The researchers have come closer towards finding a way to treating dementia like Alzheimer’s disease. In a new study, the researchers have found that by infusing young blood, mental abnormalities can be treated in old people.
The researchers from Stanford University School of Medicine carried the experiment on mice. Sophisticated techniques were used to pin down numerous important molecular, neuroanatomical and neurophysiological changes in the brains of old mice inorder to facilitate blood transfusion. They found that the blood of young mice has the ability to restore mental capabilities in old mice.
The researchers hope that the findings could pave way for new therapeutic approaches to treating dementia such as Alzheimer’s disease in humans.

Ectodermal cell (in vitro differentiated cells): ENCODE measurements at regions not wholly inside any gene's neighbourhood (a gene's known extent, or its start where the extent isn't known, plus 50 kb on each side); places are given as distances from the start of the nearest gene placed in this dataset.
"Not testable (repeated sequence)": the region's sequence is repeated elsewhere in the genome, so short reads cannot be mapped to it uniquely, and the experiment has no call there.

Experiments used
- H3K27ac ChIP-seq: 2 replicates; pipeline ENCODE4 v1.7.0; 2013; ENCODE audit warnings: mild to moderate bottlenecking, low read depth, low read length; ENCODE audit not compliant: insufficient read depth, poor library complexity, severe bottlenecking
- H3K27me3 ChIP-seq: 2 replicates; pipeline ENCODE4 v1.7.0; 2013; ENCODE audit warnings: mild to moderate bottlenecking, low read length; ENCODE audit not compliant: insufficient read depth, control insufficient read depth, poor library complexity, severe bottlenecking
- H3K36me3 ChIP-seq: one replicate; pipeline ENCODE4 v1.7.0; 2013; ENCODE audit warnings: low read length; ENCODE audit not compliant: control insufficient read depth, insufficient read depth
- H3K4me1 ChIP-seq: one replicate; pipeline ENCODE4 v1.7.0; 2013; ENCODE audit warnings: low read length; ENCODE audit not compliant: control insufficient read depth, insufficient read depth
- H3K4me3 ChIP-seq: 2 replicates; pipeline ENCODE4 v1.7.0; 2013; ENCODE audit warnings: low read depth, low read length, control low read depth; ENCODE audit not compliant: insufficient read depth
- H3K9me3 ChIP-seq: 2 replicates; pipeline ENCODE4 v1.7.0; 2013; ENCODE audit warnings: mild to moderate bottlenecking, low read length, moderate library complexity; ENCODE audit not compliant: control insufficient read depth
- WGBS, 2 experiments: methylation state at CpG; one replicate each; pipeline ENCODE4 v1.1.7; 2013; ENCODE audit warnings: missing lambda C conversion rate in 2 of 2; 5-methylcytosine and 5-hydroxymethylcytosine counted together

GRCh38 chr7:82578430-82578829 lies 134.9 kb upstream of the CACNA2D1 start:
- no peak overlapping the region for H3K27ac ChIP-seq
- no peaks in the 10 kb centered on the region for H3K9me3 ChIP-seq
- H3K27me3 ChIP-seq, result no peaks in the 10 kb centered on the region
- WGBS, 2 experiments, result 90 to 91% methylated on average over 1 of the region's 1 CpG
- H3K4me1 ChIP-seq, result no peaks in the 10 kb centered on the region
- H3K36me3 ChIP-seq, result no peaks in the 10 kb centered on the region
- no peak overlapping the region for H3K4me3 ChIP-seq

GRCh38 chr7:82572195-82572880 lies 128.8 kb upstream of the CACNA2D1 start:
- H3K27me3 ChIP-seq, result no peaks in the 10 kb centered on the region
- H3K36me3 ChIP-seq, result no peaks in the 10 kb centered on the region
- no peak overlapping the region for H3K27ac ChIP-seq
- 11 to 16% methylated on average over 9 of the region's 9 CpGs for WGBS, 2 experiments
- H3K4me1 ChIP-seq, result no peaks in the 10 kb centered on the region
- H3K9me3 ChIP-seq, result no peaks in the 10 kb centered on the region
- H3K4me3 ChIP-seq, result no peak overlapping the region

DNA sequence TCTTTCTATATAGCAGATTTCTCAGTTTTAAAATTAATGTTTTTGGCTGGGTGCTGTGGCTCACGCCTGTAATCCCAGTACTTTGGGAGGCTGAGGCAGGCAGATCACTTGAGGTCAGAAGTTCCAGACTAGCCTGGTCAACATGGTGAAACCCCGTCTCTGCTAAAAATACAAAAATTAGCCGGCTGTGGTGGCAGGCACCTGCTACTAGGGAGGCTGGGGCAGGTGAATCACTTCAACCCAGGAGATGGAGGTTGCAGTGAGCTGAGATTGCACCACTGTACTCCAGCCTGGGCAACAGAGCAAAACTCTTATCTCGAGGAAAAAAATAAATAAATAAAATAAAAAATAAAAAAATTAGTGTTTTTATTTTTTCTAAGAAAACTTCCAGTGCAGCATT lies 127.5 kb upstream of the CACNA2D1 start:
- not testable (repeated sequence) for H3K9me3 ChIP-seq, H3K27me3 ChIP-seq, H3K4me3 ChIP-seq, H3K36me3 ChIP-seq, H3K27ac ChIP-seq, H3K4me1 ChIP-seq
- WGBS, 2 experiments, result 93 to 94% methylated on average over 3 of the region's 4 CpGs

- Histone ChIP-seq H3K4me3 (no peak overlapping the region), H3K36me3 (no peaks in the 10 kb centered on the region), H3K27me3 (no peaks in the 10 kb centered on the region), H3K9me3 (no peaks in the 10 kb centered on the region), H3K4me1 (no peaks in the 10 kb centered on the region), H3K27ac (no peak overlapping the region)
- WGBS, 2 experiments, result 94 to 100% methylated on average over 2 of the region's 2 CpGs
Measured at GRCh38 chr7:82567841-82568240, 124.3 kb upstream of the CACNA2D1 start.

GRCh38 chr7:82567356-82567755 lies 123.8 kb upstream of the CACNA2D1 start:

Before coming to the path-breaking conclusion, the scientists compared the young mice to older mice’s mental performance on standard laboratory tests of spatial memory after they undergone the infusion process.
Lead author Saul Villeda said, “We’ve shown that at least some age-related impairments in brain function are reversible. They’re not final.”
Villeda, a graduate student at Stanford, is now a faculty fellow in anatomy at the University of California-San Francisco.
Alzheimer’s, a progressive brain disease, is the sixth leading cause of deaths in the USA, according to the Alzheimer’s Association.
According to Alzheimer’s Association, the number of Americans with Alzheimer’s disease and other types of dementia will grow as the U.S. population of those age 65 and older increases
The study is published in the journal Nature Medicine.